500g lean steak mince
1 large white onion, finely chopped.
Beef stock
White pepper
Gravy browning (optional)
Sploosh of virgin olive oil
A little milk

1. Put oil in a heavy bottomed pan over a low heat and soften the onions but don’t colour them, add the mince, turn up the heat and stir until all the meat is browned and any lumps are bashed out
2. Now add the milk and let it bubble a wee while to remove the graininess you sometimes get with mince. Then add enough stock to cover the mince and simmer gently for about 2 hours during which time season to taste
3. Don’t let the mince dry out, adding a little more stock or water if necessary. Whilst simmering, you may add a teaspoon of gravy browning if you wish to darken the dish but be careful and don’t put in too much!
4. During the cooking period it is important to skim off any fat that rises to the surface. Serve with creamy mashed potatoes and peas
5. I like to add diced carrots to the mince (some add turnips) while cooking, it just depends what jail you did your time in or how your mother made it.

Ingredients for the creamy mashed potatoes:

• 1kg potatoes, (Red Roosters or Maris Pipers work well)
• Good lump of butter
• A little milk or cream
• Salt and freshly ground black pepper to taste
• Peel the potatoes and cut  into even sized chunks.

Method for the creamy mashed potatoes:

. Put the spuds in a large pot, cover with boiling water, a dessert spoon of salt and simmer for approximately 25 minutes or until done
Once cooked, drain them, put them back in their pot and cover with a clean tea towel which will absorb some of the steam
Mash the potatoes ( I use a hand held mixer)adding butter and cream and beating with a wooden spoon or a spurtle if you have one
Serve with the mince and some garden peas

If you want to thicken it a little bit add a little oatmeal. Healthier than cornflour or flour and yet traditional.

Wednesday, 10 November 2010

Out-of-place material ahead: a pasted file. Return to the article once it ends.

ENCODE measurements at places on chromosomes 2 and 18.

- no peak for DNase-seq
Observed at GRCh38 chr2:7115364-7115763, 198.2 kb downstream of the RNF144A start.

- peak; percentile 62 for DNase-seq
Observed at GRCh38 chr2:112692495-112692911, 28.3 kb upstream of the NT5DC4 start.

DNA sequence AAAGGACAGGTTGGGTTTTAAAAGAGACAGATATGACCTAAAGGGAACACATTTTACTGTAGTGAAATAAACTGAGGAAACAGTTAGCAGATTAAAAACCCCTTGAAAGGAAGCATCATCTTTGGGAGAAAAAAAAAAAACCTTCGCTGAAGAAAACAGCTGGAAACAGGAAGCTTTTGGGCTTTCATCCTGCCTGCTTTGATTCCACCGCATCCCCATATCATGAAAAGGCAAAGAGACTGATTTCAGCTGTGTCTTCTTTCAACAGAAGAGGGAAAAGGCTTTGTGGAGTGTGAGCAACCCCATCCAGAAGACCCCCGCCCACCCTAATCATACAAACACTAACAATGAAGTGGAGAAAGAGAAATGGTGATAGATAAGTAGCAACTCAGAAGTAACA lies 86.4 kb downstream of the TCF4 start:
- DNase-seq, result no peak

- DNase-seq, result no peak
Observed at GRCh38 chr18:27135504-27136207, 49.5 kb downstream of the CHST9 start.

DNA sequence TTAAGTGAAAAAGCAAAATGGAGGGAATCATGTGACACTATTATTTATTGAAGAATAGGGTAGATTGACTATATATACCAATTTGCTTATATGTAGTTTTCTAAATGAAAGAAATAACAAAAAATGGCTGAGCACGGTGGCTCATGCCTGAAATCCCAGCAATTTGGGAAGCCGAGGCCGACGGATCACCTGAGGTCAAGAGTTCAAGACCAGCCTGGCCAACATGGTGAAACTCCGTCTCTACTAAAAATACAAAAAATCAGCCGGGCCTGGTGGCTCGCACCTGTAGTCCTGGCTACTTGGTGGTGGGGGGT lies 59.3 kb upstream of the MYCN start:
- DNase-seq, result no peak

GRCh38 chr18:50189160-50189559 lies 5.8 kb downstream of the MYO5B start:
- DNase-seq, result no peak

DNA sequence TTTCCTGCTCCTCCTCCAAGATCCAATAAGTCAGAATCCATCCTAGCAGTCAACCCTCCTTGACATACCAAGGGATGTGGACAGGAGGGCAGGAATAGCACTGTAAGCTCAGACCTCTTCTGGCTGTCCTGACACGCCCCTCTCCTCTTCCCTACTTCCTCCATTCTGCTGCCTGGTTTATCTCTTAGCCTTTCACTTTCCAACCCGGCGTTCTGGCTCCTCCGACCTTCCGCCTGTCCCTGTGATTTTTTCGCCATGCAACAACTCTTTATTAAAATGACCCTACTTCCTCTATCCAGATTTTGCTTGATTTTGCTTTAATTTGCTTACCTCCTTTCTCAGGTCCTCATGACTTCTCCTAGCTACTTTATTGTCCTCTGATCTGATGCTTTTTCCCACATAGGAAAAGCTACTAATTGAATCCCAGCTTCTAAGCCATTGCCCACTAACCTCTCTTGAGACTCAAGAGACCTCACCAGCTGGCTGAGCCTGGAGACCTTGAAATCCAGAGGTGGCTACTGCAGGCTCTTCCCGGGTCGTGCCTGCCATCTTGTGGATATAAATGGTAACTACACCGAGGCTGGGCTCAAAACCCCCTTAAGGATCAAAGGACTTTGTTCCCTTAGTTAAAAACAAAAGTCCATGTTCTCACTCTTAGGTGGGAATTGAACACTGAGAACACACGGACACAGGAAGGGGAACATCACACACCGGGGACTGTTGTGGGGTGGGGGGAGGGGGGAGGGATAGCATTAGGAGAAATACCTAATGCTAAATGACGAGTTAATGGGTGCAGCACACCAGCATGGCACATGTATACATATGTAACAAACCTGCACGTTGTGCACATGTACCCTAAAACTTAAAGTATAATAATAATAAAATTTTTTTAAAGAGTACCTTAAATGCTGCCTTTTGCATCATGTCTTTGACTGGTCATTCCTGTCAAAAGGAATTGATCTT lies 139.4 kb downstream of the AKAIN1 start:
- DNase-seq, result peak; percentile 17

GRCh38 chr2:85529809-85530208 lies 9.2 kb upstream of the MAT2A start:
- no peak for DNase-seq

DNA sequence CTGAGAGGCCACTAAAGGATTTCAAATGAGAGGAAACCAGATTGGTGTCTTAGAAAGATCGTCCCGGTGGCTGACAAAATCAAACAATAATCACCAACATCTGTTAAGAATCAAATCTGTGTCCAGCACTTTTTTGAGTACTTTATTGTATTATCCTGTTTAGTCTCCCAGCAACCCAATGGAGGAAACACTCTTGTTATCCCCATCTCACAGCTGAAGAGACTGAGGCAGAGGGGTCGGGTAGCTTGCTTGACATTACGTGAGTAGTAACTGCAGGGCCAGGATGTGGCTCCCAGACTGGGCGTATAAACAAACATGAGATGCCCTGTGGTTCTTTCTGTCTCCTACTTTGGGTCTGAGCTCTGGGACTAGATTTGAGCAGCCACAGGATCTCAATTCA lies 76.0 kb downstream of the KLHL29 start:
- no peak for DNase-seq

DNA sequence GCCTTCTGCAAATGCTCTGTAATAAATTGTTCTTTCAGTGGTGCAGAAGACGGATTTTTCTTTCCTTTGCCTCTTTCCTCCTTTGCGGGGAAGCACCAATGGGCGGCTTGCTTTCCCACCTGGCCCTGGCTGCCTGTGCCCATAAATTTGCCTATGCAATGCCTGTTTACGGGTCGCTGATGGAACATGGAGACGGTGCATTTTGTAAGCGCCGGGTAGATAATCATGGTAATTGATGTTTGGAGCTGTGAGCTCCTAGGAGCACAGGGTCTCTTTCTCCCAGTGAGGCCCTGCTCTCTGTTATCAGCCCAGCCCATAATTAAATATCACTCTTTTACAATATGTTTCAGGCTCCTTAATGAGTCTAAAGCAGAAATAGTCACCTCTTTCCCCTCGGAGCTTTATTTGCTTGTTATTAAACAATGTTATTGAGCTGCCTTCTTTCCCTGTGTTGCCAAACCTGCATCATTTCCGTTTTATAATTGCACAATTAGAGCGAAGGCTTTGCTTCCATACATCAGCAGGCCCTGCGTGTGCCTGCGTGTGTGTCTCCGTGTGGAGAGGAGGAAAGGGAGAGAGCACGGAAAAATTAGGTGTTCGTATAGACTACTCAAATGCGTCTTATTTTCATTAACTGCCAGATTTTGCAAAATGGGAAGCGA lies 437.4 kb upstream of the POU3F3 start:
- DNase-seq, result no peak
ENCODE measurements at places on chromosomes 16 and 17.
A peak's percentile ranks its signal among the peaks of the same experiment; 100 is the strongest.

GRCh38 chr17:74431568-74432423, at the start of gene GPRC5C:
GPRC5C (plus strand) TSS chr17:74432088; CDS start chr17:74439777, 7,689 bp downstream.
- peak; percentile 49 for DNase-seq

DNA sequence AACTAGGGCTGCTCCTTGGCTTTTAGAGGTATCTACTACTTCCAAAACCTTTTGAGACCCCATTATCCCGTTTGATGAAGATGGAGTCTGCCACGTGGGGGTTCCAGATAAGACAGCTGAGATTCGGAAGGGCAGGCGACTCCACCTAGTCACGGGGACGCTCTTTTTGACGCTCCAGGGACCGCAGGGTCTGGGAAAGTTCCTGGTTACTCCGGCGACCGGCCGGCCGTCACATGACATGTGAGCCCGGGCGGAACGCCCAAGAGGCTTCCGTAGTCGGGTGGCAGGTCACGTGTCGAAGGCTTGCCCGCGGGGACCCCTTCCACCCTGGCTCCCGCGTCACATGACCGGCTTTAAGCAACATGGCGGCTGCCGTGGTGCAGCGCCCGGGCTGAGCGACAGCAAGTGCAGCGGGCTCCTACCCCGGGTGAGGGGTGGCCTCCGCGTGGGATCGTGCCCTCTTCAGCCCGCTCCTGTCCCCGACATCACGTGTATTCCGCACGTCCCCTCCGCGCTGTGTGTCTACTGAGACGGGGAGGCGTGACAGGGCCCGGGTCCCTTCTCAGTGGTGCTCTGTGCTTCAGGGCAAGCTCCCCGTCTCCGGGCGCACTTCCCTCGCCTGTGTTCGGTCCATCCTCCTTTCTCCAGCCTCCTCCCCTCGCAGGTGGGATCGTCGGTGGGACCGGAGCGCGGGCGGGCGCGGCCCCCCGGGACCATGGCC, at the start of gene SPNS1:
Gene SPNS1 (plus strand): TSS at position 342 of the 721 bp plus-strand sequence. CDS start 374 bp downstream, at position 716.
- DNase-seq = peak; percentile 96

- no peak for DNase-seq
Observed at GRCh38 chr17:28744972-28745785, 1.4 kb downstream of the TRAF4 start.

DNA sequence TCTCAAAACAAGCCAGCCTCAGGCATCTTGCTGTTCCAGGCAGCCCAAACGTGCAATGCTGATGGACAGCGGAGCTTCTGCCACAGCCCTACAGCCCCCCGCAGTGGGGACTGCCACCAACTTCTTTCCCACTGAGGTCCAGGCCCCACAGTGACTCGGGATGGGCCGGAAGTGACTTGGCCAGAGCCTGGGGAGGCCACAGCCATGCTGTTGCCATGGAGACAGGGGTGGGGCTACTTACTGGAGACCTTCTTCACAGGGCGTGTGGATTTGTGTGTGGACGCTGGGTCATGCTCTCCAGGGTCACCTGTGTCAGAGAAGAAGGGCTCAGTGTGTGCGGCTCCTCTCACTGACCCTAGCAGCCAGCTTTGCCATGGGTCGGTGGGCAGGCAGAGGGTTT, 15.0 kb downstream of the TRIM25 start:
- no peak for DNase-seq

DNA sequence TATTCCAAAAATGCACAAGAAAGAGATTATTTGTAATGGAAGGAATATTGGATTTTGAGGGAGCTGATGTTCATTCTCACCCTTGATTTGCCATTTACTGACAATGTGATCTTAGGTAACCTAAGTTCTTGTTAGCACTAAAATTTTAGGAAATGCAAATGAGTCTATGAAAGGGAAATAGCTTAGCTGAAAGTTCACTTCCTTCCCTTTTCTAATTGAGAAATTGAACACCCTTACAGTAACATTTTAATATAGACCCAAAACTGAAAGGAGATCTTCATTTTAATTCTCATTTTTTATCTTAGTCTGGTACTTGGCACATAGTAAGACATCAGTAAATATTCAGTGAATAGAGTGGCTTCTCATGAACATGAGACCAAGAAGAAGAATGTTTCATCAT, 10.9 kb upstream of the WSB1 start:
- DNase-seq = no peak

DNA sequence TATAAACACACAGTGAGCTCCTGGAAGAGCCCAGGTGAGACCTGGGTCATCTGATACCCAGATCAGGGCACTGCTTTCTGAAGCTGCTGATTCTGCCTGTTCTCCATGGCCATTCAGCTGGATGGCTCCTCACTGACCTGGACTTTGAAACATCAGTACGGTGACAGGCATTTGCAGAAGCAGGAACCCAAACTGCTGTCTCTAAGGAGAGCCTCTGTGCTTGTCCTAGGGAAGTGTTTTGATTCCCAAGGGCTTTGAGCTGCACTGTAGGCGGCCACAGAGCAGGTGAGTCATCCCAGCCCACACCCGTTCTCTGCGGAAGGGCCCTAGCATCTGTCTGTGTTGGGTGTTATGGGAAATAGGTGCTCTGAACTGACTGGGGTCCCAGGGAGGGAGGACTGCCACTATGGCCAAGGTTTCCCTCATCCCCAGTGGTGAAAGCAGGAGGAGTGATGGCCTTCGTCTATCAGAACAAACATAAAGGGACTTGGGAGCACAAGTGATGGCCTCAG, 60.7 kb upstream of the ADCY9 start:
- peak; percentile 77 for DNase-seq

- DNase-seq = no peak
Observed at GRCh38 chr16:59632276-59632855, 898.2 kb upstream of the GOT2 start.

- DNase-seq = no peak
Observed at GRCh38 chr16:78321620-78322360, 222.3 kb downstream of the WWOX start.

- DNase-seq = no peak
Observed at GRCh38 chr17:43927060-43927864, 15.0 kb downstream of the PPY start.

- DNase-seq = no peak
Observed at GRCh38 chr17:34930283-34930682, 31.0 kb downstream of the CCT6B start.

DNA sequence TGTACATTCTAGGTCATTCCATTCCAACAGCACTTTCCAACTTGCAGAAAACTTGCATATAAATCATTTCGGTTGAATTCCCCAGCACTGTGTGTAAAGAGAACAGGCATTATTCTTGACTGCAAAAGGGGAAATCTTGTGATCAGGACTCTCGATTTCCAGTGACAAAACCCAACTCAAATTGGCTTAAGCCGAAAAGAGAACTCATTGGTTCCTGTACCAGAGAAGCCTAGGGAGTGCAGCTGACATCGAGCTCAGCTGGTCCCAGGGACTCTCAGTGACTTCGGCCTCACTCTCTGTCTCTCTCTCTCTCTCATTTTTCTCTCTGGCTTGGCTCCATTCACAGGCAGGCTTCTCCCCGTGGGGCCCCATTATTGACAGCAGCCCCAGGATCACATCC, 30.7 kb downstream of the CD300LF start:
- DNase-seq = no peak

I don't make a huge variety of biscuits/cookies. I don't really find the need. Shortbread makes a great base and is so dependable. Quick and easy to make.  Endless flavour variations and a lovely light buttery crunchy mouthful. Perfect on it's own with a cup of tea or made very thin to accompany a dessert. The basic recipe came from Rita who lives away up in the far North of Scotland. A proper shortbread recipe.

Shortbread Trivia

In Shetland a decorated shortbread was traditionally broken over a bride’s head before she entered her new home.

Shortbread was classified as a bread by bakers to avoid paying the tax placed on biscuits.

The Scottish custom of eating shortbread on New Year’s Eve derives from an ancient pagan ritual of eating Yule Cakes.

January 6th of each year is National Shortbread Day.

Basic Shortbread

8oz/225gms butter
4oz/100gms caster sugar
8oz/225gms plain flour
4oz/100gms cornflour
for a denser biscuit or rice flour for a crisper lighter texture
pinch of salt

Cream softened butter and sugar.
Add the sifted flours and salt gradually and mix well

Turn out onto a floured worktop and knead lightly into a round

Roll out and cut into biscuits
Roll into a long cylinder, wrap in cling film and set in the fridge for about 30 minutes then slice into biscuits.
Bake at 350F /180.C /160.C Fan/ Gas 4 for about 15 - 20 mins or until golden
Place on a cooling rack and sprinkle with caster sugar while still warm.